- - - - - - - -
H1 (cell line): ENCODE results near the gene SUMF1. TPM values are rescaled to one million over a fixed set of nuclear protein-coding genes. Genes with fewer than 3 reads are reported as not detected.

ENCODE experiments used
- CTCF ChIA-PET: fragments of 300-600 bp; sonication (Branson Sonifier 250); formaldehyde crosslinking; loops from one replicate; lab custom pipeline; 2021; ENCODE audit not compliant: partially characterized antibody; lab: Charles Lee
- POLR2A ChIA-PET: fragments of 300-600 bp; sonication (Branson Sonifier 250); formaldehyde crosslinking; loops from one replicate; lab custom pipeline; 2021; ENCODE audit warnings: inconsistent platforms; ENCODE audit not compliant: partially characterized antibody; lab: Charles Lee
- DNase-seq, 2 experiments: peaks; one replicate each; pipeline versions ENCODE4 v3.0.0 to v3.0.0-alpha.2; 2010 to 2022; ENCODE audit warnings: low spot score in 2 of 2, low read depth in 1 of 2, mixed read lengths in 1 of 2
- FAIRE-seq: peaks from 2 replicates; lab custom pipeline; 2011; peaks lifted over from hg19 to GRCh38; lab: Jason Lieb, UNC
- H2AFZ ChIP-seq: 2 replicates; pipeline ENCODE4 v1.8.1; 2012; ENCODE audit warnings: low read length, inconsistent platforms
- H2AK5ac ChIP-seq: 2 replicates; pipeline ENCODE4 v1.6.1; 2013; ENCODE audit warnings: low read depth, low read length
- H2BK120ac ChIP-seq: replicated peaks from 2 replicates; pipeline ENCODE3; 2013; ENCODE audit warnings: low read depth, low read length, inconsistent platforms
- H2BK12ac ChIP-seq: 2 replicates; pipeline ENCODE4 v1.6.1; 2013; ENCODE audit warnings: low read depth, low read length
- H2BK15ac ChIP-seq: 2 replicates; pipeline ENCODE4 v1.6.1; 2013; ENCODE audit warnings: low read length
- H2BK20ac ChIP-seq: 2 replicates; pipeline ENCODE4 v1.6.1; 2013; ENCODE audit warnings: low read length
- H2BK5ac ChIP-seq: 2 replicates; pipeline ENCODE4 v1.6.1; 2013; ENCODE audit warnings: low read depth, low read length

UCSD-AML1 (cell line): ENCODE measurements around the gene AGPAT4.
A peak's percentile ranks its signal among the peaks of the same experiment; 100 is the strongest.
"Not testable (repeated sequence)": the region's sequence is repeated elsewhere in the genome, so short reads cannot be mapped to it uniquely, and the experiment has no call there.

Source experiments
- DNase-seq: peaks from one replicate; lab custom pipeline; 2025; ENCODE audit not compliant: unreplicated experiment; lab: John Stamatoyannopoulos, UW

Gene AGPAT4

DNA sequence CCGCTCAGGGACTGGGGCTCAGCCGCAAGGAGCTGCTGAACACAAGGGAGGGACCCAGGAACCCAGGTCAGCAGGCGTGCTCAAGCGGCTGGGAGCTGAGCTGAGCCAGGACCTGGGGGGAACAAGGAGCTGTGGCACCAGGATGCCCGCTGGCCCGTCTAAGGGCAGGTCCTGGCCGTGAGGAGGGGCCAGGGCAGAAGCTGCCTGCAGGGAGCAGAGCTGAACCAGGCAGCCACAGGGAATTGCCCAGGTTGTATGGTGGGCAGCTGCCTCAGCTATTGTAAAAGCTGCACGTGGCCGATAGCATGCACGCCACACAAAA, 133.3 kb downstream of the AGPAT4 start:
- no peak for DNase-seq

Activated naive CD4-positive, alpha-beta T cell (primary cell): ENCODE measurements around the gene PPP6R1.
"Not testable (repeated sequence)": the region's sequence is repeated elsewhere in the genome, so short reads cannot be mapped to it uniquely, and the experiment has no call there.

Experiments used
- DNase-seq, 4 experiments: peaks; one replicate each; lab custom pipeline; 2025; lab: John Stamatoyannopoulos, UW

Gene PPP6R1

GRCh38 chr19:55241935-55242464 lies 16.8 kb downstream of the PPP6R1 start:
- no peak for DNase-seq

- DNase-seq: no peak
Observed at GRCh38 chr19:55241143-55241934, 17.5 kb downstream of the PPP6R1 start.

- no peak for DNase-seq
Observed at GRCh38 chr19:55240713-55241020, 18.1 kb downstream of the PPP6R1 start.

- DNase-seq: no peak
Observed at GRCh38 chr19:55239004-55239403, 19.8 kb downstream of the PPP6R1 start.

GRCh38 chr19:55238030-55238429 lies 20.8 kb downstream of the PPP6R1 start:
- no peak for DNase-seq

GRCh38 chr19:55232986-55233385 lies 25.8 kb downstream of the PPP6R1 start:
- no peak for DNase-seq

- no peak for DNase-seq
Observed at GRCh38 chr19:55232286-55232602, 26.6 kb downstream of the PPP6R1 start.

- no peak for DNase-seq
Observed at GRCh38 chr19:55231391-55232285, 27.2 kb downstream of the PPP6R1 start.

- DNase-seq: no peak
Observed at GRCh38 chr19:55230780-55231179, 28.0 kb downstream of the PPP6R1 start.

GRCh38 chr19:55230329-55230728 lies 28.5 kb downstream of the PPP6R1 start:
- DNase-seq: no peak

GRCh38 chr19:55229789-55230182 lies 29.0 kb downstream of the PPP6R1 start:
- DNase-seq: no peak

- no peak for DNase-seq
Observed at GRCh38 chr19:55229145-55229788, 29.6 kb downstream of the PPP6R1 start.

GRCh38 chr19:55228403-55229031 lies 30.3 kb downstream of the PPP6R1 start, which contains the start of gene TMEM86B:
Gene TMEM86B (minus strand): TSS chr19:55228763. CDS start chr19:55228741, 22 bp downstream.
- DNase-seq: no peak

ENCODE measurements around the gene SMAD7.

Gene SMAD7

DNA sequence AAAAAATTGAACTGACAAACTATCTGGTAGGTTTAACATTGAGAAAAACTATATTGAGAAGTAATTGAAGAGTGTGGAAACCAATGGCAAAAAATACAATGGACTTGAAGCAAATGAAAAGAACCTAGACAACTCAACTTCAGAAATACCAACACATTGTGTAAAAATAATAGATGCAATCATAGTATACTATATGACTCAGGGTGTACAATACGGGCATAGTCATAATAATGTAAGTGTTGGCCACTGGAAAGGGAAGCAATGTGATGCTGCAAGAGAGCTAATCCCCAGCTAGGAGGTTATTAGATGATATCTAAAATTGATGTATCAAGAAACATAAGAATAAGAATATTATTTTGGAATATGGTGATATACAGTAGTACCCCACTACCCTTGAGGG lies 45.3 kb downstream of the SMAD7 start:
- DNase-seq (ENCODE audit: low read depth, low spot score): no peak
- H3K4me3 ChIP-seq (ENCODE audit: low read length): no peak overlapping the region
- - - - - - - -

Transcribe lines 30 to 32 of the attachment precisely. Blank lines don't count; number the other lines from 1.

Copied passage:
Observed at GRCh38 chr19:55241143-55241934, 17.5 kb downstream of the PPP6R1 start.

- no peak for DNase-seq
Observed at GRCh38 chr19:55240713-55241020, 18.1 kb downstream of the PPP6R1 start.